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What to Know About Wage Garnishment

Posted by Alfredo Vasquez | Jan 24, 2021 | 0 Comments

Wage garnishment is the legal proceeding where a creditor asks the court to require an employer to withhold wages for the purposes of repayment of a debt. To initiate the garnishment, the creditor must have a judgment on a debt.

Many people find out that an old creditor filed a lawsuit against them after noticing that their paychecks are short. This can happen for any number of reasons, and it can feel overwhelming and confusing for clients who are not sure what next steps to take.

It's vitally important to know your rights and what protections are available to you. For example, if this is the first debt for which your wages are being garnished, your employer may not fire or relieve you of duties because of the garnishment.

There are legal remedies for garnishment, although they vary widely based on the context of each individual case.

There are a few key considerations for any wage garnishment case. They include:

1) Is the underlying judgment valid? One way to stop wage garnishment is to invalidate the underlying judgement. Reasons the judgement may be invalid include jurisdictional issues, improper service, or fraud perpetuated on the court, which means the creditor garnishing you intentionally deceived the court at any stage of the proceedings.

2) Are you a member of the military? For service members in any branch of service who were on active duty at the time of the judgement, special exemptions may apply.

3) Can a settlement be reached? Coming to an agreement with the creditor who received the judgement against you is another way to stop wage garnishment. Having an experienced attorney negotiate on your behalf can help you arrive at this kind of agreement, formally known as accord and satisfaction.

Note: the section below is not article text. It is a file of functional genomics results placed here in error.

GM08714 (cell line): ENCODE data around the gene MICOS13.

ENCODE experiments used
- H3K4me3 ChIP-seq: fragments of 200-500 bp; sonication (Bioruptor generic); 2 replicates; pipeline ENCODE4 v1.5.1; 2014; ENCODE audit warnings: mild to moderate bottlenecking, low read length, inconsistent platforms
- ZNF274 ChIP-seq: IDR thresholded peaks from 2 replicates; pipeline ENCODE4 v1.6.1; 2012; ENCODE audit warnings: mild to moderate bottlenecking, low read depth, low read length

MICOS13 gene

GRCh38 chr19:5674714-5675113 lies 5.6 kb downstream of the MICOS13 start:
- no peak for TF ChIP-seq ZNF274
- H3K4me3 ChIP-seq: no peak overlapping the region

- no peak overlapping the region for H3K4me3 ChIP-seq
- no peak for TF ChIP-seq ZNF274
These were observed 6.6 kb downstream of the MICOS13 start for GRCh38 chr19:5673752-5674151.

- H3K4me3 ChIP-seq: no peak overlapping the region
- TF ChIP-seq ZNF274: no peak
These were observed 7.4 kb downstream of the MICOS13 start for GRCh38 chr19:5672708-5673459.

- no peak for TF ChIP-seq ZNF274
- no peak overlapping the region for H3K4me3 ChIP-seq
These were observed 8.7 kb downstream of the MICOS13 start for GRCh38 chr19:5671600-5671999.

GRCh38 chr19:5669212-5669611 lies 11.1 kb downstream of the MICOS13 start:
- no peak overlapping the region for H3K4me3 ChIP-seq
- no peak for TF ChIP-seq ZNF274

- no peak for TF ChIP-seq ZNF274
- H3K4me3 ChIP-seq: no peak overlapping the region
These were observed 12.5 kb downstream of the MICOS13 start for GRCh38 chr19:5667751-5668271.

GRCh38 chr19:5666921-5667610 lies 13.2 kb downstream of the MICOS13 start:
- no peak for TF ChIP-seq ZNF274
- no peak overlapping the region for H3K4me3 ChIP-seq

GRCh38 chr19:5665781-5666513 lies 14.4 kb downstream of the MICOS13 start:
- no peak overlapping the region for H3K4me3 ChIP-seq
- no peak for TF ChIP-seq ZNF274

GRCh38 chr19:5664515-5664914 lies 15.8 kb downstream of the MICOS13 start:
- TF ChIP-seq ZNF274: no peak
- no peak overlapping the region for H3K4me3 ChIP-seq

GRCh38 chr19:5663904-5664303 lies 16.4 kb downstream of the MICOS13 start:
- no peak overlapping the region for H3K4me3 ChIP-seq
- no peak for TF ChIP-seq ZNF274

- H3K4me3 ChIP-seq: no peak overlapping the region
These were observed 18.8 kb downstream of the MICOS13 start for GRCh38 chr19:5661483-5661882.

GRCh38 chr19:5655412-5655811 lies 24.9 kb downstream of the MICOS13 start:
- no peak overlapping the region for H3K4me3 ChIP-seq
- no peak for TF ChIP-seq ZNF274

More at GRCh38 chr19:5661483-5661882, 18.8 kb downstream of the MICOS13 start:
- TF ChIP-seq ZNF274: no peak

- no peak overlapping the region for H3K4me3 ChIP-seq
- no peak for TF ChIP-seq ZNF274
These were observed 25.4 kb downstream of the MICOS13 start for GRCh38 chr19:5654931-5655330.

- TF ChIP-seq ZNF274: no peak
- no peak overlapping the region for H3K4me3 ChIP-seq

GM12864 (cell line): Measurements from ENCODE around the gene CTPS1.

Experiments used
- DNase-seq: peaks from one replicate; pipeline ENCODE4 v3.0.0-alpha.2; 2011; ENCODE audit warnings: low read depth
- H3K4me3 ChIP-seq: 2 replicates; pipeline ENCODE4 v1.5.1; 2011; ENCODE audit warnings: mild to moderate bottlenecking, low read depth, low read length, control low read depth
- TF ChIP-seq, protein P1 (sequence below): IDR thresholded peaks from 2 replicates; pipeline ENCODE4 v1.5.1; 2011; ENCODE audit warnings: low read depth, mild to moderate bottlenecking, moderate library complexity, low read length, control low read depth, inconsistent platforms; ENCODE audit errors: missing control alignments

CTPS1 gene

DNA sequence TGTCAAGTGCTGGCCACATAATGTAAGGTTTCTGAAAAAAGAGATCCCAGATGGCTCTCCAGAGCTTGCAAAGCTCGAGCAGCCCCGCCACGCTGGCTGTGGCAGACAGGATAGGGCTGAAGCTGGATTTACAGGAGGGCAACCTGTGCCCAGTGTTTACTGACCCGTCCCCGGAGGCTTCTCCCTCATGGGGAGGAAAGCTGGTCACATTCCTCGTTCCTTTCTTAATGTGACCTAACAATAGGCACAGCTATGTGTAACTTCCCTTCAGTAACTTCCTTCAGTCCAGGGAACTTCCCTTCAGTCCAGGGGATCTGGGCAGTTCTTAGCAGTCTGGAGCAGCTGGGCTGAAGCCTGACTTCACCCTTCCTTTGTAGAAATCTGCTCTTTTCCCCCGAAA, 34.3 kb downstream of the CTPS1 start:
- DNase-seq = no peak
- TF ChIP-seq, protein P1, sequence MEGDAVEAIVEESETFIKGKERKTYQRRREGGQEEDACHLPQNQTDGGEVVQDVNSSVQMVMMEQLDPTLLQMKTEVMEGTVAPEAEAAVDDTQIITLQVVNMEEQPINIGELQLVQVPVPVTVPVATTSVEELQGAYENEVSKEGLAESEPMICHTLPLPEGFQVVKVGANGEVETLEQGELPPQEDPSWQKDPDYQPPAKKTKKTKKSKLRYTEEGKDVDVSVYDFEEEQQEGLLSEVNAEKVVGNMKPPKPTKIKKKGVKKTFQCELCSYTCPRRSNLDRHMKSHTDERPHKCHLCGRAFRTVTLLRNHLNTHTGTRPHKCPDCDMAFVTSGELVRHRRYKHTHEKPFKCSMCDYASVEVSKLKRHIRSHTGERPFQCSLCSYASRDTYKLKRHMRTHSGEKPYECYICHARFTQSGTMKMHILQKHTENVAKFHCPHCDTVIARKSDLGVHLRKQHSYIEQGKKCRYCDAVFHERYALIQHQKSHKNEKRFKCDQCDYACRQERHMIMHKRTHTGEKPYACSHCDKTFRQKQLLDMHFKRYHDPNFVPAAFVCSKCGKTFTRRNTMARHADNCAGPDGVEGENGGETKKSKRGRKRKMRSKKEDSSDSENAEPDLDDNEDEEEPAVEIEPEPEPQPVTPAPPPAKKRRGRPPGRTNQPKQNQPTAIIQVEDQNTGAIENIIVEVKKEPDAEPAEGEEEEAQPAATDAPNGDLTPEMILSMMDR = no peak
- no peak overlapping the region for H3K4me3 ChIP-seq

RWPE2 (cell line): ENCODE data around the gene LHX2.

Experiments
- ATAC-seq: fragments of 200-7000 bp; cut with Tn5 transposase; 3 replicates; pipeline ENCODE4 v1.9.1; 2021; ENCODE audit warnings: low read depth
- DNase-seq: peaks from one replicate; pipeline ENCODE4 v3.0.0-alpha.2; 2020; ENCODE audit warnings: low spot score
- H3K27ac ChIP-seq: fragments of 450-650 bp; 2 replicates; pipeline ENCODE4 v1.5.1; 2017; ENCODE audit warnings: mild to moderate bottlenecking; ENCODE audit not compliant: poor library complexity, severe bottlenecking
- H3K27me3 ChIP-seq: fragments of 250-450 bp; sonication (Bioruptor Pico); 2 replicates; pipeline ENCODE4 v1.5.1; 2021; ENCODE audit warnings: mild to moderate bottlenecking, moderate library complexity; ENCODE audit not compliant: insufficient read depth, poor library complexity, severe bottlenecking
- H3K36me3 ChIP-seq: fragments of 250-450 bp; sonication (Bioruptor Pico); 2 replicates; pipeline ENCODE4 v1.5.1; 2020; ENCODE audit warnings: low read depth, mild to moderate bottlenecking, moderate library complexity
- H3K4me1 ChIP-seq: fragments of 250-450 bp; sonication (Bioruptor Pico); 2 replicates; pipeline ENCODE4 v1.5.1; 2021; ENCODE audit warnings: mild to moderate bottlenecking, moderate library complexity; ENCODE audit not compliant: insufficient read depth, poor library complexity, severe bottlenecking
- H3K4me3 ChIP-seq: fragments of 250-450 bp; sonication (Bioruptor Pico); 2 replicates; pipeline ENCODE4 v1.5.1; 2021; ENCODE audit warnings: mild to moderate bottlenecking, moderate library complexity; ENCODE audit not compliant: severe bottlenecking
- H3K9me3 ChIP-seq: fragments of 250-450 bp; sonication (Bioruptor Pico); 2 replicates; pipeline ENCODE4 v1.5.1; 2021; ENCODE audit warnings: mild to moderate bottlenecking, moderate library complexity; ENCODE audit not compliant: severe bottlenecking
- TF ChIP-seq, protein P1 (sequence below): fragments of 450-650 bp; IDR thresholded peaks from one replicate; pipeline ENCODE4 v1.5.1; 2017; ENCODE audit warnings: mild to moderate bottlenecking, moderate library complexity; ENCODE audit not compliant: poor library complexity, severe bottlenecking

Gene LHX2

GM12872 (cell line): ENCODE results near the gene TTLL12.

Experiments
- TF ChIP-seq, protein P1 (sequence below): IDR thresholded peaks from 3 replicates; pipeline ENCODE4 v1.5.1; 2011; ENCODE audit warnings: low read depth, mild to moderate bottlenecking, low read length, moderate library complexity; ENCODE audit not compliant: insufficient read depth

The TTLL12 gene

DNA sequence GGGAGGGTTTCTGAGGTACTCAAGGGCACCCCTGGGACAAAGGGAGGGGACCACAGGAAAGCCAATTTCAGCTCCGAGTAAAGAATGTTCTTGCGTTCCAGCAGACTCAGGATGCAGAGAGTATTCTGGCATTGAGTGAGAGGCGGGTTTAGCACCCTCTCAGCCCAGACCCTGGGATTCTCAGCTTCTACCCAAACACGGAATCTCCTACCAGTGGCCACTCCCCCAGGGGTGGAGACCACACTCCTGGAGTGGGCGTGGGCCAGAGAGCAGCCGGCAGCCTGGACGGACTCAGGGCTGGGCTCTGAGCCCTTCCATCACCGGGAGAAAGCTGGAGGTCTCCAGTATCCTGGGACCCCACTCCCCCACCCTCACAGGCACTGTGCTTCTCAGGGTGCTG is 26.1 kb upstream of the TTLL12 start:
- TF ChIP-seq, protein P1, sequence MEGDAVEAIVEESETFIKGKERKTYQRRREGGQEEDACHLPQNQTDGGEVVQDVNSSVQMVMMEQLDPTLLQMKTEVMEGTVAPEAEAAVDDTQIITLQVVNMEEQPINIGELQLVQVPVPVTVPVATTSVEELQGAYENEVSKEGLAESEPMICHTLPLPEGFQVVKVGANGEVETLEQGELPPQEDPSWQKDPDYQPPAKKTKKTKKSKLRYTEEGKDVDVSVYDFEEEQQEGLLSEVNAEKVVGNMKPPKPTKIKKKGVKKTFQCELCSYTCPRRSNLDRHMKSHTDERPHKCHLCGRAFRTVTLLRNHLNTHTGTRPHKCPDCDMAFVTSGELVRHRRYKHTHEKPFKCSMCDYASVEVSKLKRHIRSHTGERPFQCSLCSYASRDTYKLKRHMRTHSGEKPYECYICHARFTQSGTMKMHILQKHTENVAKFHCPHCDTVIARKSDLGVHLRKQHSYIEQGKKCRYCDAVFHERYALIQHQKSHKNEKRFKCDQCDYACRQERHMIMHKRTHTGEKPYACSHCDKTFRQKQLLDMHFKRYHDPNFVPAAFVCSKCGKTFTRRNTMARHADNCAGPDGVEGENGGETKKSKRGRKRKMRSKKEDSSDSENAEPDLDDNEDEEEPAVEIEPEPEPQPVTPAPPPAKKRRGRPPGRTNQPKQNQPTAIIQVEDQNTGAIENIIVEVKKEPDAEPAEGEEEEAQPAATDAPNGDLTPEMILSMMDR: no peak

A garnishment will not help you pay off the debt. Because wage garnishments in Virginia last for 180 days, a creditor is likely to initiate a garnishment every six months. The creditor will pass the cost of each garnishment to you. In addition, your employer may charge you a fee for processing each garnishment.

As always, our advice is to contact a licensed attorney as soon as possible to discuss your unique situation and help you remove your employer from your financial affairs.

This post is for informational purposes only and should not be considered legal advice. There is no attorney-client relationship until retainer agreement signed by client and lawyer.

About the Author

Alfredo Vasquez

Alfredo Vasquez is an experienced civil attorney licensed in Washington, D.C. and Virginia.  Born and raised in Peru, Alfredo is a fully bilingual lawyer in English and Spanish. He has experience working closely with clients from a wide range of backgrounds. His pragmatic approach and determined...

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